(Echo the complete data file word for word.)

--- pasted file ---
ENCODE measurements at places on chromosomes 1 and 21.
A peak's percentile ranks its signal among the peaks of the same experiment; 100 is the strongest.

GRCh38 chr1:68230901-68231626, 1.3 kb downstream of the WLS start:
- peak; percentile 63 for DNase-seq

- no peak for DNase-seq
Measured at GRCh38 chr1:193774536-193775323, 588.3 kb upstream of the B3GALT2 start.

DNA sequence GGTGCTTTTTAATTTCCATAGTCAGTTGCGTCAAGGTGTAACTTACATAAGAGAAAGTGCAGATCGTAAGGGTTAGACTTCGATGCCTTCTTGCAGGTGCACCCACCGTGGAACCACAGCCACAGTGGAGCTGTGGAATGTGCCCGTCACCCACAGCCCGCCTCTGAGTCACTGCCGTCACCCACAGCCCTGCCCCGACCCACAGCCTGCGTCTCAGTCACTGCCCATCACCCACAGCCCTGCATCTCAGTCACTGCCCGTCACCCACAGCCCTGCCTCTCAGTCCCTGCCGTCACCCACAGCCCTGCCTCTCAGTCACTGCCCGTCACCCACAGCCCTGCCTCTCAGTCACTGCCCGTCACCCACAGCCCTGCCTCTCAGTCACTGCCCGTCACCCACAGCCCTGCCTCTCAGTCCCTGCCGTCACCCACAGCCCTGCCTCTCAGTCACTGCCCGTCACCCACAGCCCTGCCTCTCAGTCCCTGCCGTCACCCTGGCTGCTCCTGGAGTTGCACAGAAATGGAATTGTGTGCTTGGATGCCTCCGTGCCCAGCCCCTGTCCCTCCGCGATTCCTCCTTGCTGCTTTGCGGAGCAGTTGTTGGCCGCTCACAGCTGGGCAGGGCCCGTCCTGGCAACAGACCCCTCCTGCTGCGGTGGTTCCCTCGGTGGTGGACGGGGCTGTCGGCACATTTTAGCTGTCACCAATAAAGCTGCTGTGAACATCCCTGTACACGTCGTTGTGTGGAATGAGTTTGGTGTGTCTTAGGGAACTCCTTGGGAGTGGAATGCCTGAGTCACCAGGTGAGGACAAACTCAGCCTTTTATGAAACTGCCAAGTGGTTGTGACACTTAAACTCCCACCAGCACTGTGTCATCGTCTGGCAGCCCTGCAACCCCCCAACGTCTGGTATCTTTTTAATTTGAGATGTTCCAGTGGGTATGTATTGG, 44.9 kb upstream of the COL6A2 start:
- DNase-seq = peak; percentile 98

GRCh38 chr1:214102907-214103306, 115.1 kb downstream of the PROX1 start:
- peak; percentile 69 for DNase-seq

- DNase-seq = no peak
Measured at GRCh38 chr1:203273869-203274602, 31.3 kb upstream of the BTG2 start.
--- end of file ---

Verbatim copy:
ENCODE measurements at places on chromosomes 1 and 21.
A peak's percentile ranks its signal among the peaks of the same experiment; 100 is the strongest.

GRCh38 chr1:68230901-68231626, 1.3 kb downstream of the WLS start:
- peak; percentile 63 for DNase-seq

- no peak for DNase-seq
Measured at GRCh38 chr1:193774536-193775323, 588.3 kb upstream of the B3GALT2 start.

DNA sequence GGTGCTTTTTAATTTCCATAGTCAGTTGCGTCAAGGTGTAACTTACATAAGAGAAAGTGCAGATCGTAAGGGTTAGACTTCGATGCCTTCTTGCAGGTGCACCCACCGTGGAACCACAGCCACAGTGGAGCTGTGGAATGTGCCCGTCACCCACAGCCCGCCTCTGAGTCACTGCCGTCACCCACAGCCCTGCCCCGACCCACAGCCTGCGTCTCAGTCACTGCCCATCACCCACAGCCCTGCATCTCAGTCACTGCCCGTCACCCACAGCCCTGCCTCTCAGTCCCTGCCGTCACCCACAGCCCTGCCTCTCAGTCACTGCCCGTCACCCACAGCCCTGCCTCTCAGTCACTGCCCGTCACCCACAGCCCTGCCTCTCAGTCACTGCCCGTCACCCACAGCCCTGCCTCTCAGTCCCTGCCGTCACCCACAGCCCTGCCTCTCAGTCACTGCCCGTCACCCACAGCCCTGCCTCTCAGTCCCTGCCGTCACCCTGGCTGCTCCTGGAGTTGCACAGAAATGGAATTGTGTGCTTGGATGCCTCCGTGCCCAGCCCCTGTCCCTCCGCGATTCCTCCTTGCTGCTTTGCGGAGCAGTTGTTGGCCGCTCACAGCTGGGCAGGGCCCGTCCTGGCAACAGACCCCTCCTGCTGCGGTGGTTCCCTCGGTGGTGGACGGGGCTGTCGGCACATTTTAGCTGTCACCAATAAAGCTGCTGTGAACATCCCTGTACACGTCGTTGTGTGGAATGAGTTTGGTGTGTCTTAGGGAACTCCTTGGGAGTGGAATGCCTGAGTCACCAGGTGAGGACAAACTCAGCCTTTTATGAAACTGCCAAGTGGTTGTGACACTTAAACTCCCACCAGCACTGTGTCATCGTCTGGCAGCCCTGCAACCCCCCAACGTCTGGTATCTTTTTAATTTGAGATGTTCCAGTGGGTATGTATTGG, 44.9 kb upstream of the COL6A2 start:
- DNase-seq = peak; percentile 98

GRCh38 chr1:214102907-214103306, 115.1 kb downstream of the PROX1 start:
- peak; percentile 69 for DNase-seq

- DNase-seq = no peak
Measured at GRCh38 chr1:203273869-203274602, 31.3 kb upstream of the BTG2 start.